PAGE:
Commentary

Merril Hoge's All-Game Tape team

Troy Polamalu and Zach Thomas are among a group of players who take special advantage of the film room.

Originally Published: August 30, 2007
By Merril Hoge | ESPN.com

Merril Hoge, who played for the Steelers and Bears from 1987 to '94, picks his All-Game Tape team -- players who use their film study to best advantage.

Troy Polamalu

Polamalu

SS Troy Polamalu, Pittsburgh Steelers: The most dynamic safety in football, Polamalu is asked to do so many things down around the box and in coverage that most safeties could not do. As a result, he watches a great deal of tape to understand each opponent.

FS Ed Reed, Baltimore Ravens: A ball hawking maniac, Reed devotes time to studying tape in order to make big plays around the line of scrimmage and bait quarterbacks into mistakes.

LB Ray Lewis, Baltimore Ravens: The Peyton Manning of defense, his tape study allows him to stay ahead of the offense and direct his teammates.

CB Asante Samuel, New England Patriots: His ability to cover wide receivers like a glove is not an accident, as his tape study has allowed him to maximize his cover skills. Other teams know he studies tape and will avoid throwing the TOG route, in which the No. 1 receiving option runs a vertical route and the No. 2 receiving option runs a 10-yard out pattern.

Zach Thomas

Thomas

LB Zach Thomas, Miami Dolphins: His tape study is a complement to his amazing instincts. Nobody gets to the ball faster than this wrecking ball.

OL Olin Kreutz, Chicago Bears: As the first player to touch the ball when the Bears are on offense, Kreutz has to direct traffic, including the responsibilities of each player in pass protection. Tape study is paramount for him to make the right calls in the passing and running games.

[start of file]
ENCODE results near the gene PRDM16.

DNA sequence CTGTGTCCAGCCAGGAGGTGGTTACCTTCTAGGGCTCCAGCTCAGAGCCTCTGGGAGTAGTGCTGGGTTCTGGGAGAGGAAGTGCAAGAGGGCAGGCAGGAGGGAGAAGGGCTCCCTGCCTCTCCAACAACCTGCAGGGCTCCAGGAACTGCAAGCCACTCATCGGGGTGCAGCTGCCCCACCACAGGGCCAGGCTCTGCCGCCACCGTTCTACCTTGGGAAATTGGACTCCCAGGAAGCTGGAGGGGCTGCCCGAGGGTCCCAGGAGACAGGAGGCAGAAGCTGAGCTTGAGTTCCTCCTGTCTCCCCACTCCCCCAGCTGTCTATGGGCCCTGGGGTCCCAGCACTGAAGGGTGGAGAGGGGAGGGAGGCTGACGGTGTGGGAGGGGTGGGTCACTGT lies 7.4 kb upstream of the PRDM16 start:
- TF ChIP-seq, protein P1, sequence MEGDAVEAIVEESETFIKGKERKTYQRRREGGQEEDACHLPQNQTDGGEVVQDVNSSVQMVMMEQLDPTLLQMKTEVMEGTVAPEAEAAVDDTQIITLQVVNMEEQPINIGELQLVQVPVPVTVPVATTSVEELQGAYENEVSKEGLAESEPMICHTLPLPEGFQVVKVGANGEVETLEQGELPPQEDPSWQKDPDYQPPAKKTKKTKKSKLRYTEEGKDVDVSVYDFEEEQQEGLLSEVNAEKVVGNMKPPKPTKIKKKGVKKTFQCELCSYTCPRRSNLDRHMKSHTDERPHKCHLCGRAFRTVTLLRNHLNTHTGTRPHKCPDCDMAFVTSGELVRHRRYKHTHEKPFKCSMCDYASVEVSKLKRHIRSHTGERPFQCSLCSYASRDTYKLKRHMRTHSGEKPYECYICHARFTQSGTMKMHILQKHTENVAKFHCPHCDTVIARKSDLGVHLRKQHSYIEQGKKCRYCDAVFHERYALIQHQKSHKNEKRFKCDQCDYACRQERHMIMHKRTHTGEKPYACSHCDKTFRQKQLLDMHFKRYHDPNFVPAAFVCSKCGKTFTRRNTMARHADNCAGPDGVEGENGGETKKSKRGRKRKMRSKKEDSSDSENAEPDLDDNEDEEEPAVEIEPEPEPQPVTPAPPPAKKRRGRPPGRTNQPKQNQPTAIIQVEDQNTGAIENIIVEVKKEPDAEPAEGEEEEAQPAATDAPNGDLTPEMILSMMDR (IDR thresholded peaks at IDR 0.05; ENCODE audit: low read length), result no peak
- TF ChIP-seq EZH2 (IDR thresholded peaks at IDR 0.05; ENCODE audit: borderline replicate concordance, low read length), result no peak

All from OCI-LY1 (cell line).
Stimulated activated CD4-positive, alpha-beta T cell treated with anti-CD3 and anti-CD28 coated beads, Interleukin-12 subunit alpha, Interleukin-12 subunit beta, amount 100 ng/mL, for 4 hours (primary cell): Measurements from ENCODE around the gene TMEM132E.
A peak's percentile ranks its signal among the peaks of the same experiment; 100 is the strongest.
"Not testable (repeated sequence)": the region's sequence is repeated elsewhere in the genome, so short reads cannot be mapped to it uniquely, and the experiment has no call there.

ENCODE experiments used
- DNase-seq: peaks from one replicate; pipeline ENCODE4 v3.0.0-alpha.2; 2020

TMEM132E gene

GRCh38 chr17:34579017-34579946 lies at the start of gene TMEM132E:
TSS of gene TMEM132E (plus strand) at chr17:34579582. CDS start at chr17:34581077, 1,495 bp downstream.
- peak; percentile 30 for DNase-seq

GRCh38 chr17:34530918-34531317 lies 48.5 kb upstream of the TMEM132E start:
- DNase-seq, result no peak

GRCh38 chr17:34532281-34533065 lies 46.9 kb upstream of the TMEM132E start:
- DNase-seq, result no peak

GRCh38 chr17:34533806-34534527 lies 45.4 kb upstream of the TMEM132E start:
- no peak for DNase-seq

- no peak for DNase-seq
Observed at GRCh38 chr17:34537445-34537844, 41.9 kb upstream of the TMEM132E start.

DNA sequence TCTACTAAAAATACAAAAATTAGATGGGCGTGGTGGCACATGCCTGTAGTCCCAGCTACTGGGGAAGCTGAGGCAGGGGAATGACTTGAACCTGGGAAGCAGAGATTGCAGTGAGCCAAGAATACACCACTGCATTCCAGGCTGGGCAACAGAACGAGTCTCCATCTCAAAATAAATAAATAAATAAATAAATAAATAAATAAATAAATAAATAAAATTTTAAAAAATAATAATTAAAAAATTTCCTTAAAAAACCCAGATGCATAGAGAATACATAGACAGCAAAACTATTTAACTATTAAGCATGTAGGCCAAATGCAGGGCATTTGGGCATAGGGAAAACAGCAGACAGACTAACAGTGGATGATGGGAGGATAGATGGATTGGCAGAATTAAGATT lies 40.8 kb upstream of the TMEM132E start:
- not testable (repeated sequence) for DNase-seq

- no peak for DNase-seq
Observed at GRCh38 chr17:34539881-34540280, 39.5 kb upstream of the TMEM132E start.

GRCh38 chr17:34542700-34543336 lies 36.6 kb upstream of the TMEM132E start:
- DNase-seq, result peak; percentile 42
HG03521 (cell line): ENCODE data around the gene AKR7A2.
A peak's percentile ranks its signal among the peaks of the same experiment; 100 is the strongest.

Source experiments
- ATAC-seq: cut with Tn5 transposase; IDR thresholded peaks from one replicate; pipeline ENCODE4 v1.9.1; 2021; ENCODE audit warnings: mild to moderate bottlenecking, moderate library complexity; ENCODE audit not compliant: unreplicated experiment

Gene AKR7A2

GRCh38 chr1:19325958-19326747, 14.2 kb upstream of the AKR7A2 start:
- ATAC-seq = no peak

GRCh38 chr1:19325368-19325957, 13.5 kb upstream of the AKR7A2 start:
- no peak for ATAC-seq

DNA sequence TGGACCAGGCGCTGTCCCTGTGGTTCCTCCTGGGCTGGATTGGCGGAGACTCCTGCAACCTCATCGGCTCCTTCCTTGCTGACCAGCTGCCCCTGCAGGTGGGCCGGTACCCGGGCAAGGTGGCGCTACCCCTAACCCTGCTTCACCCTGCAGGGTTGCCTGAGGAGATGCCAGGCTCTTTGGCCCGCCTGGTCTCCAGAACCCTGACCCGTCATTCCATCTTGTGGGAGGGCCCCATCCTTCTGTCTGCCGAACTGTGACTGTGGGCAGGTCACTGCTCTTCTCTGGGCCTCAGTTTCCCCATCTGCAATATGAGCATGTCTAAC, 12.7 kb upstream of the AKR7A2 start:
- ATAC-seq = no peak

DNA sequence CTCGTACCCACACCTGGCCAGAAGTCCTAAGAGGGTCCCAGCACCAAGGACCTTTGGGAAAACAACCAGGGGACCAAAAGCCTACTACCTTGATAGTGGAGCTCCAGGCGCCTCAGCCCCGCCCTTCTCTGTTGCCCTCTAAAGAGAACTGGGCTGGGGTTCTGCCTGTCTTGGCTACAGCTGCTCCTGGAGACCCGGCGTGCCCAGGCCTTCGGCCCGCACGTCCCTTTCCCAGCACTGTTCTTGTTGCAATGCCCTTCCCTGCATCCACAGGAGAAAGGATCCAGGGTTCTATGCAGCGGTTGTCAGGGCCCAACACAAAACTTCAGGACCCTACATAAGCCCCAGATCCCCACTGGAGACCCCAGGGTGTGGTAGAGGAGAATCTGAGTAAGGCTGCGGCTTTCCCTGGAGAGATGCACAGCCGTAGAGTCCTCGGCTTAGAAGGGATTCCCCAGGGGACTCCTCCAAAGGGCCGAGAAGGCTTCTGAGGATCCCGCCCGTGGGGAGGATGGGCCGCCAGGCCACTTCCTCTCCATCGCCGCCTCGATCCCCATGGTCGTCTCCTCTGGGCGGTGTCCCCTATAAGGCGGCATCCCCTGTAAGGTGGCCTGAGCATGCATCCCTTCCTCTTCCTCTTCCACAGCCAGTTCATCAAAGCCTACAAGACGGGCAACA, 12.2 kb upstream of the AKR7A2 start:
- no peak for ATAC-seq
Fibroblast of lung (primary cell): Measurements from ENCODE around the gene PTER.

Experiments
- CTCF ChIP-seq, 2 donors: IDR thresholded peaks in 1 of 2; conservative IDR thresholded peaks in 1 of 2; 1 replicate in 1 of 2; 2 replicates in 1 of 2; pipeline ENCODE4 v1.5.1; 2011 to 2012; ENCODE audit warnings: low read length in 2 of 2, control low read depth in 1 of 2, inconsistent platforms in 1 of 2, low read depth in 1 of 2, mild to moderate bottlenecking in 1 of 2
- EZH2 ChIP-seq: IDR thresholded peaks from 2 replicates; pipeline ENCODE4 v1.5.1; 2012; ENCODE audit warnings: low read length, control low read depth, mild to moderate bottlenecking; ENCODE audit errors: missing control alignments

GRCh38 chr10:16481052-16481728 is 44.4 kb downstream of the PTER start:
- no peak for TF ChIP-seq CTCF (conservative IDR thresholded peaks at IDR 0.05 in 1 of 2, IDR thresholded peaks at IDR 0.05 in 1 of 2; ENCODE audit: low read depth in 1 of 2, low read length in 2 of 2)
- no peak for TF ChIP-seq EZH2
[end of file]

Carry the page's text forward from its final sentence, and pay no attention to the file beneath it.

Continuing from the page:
QB Carson Palmer, Cincinnati Bengals: Despite sitting out his first year, Palmer has taken the league by storm. A big reason has been his willingness to study tape and learn every tendency of his opponents. Tape study has also helped him improve his own skills.

WR Mike Furrey, Detroit Lions: A wide receiver playing in the slot must be able to identify coverage on the move. Furrey studies so much tape that he is able to feel and anticipate coverage, allowing him to get open a lot.

Torry Holt

Holt

WR Torry Holt, St. Louis Rams: The best route runner in the NFL, Holt studies tape to identify cornerbacks who struggle with certain routes. Once he finds a weakness, he attacks.

OL Mike Flanagan, Houston Texans: The key to protecting a quarterback in passing situations is identifying who is coming after him. Flanagan studies enough tape to know exactly which defender will rush the quarterback.

LB Donnie Edwards, Kansas City Chiefs: Simply the best cover linebacker in football, Edwards became great by studying tape on wide receivers and running backs.

Matt Light

Light

OL Alan Faneca, Pittsburgh Steelers: Known for his ability to maul people when he comes off the ball, Faneca is one of the most complete guards in football.

OL Matt Light, New England Patriots: The Patriots expect all their players to study plenty of tape, and Light does not disappoint.

DL Hollis Thomas, New Orleans Saints: It is important for defensive linemen to study the techniques of opposing offensive linemen. Tape study is a big reason why Thomas was so effective last season.

Former NFL fullback Merril Hoge is an analyst for a wide variety of NFL programs on television and ESPN Radio. An eight-year NFL veteran, Hoge spent 1987-93 with the Pittsburgh Steelers and joined ESPN in 1996.